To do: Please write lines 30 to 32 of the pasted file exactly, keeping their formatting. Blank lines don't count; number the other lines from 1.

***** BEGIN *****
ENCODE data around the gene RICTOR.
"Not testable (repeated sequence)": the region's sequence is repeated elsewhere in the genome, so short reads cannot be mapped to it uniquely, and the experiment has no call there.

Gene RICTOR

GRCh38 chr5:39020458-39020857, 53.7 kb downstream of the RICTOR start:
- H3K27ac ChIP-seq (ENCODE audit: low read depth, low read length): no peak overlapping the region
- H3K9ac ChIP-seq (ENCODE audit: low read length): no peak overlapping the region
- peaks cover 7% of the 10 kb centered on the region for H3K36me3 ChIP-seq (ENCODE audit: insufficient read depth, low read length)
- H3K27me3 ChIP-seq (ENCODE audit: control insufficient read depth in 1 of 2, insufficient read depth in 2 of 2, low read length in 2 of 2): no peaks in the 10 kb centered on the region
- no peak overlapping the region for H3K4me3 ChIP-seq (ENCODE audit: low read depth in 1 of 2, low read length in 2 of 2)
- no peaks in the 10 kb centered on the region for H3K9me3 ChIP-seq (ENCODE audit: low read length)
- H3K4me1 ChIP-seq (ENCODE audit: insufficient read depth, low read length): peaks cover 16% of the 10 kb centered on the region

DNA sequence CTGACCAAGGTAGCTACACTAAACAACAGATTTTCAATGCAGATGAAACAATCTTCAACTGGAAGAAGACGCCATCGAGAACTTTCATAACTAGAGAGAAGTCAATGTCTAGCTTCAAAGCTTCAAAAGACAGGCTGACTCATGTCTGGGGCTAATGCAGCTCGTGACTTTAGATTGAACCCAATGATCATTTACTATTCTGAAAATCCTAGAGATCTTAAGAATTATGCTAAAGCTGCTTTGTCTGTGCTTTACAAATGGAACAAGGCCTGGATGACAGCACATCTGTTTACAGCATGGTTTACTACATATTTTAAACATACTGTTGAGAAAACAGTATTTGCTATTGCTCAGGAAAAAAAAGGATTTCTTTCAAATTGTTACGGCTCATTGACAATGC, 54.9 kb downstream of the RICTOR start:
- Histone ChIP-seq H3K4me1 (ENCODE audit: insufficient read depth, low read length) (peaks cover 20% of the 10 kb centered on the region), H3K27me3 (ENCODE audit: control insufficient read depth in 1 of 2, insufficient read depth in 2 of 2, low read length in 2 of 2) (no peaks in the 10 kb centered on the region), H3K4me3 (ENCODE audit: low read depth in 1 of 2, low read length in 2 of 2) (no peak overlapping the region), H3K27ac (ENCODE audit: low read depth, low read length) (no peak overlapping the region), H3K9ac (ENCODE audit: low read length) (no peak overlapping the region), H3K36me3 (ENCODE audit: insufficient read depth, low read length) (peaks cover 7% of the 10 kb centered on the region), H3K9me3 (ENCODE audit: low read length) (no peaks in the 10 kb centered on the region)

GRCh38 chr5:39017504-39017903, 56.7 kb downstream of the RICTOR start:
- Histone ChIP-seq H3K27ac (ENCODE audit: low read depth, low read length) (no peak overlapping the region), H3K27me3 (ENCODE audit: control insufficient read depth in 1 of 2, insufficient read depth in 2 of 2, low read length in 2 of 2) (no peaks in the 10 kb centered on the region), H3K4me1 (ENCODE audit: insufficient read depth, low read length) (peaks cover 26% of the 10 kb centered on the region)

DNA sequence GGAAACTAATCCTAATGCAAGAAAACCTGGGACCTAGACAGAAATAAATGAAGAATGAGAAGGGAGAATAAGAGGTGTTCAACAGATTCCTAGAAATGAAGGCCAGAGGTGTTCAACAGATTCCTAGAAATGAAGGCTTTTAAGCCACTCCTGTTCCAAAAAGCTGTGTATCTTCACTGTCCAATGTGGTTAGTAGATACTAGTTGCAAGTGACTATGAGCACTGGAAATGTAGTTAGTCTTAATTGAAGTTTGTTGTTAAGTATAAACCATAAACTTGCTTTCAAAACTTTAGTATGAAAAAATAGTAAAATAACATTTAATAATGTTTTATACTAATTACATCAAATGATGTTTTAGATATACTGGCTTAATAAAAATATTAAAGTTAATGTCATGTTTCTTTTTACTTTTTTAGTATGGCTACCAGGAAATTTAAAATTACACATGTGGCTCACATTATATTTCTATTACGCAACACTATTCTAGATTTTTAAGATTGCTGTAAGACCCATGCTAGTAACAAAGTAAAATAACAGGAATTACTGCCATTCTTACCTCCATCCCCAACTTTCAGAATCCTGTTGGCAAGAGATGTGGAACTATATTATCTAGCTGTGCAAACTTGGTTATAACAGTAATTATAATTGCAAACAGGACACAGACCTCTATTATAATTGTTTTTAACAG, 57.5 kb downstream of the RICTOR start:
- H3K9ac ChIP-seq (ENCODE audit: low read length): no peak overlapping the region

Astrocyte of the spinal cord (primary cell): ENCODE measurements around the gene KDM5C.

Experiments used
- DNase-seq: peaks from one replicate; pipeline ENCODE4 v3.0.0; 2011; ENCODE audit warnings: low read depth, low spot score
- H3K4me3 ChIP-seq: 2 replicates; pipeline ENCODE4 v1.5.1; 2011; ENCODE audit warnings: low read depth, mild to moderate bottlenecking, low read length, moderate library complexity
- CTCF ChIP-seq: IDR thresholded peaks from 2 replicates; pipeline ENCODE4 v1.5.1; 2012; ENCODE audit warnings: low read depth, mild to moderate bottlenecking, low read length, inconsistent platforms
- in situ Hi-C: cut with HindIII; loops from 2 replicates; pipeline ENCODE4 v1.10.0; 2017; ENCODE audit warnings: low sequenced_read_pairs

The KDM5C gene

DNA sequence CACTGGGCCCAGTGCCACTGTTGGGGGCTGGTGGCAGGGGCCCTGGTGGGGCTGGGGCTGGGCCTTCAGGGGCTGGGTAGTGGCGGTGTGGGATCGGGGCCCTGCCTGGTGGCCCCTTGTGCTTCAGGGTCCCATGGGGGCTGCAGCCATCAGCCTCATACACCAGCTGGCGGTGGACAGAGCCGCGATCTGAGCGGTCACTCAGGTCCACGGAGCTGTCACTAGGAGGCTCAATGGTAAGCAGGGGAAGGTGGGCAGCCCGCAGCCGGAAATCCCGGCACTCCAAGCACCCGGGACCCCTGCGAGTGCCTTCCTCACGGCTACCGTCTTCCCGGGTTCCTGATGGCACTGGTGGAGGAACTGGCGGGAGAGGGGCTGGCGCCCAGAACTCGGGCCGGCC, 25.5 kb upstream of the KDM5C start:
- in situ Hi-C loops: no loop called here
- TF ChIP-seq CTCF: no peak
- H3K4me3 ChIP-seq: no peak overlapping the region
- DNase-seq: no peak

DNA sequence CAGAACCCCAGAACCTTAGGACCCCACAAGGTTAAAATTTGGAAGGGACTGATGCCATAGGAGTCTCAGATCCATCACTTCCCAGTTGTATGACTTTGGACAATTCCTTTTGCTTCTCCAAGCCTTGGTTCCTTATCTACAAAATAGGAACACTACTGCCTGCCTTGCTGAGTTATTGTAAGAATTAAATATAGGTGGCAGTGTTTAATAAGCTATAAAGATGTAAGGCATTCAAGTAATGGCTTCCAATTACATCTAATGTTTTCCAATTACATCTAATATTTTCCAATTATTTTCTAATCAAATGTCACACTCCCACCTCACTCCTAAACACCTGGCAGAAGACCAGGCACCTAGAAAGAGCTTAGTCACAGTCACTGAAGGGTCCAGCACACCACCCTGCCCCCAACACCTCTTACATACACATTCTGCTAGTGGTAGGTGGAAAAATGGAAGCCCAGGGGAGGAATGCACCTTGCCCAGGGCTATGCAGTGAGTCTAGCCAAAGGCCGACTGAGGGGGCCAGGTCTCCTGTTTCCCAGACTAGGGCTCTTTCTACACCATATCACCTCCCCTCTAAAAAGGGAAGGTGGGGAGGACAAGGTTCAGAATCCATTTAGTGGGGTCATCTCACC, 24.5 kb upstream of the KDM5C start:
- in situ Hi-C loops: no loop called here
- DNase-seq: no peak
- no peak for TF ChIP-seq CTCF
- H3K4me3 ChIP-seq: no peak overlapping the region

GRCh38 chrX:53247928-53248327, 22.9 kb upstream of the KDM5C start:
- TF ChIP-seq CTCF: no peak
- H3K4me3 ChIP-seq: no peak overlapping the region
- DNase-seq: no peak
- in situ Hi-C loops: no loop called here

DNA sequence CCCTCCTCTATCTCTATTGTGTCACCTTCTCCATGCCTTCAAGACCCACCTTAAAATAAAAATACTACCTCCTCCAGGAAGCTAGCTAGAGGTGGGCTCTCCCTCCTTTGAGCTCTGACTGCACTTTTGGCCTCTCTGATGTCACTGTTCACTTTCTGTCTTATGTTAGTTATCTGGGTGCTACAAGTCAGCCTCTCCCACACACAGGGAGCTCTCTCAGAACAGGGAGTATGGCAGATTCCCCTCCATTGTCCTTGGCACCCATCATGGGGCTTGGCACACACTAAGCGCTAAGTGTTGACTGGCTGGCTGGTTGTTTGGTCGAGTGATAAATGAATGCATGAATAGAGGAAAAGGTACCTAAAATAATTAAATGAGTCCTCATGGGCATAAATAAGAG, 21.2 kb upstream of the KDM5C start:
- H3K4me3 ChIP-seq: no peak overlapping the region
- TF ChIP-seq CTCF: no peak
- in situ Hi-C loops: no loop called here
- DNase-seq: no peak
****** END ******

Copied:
DNA sequence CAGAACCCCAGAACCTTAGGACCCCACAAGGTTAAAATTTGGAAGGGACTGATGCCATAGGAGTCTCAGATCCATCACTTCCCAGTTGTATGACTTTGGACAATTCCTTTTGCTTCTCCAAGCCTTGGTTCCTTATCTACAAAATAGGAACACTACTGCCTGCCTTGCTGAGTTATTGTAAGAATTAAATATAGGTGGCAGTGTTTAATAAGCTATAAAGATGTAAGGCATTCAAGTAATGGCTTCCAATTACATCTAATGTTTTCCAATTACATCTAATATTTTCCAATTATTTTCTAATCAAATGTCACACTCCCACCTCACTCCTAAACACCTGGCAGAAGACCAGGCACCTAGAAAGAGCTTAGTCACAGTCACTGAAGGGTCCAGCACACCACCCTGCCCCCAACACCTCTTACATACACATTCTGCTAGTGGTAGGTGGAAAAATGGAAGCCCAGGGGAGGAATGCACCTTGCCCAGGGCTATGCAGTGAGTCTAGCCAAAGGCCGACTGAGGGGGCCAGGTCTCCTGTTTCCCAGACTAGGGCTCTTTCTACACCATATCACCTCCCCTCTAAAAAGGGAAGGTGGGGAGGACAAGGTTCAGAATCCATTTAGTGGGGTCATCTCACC, 24.5 kb upstream of the KDM5C start:
- in situ Hi-C loops: no loop called here
- DNase-seq: no peak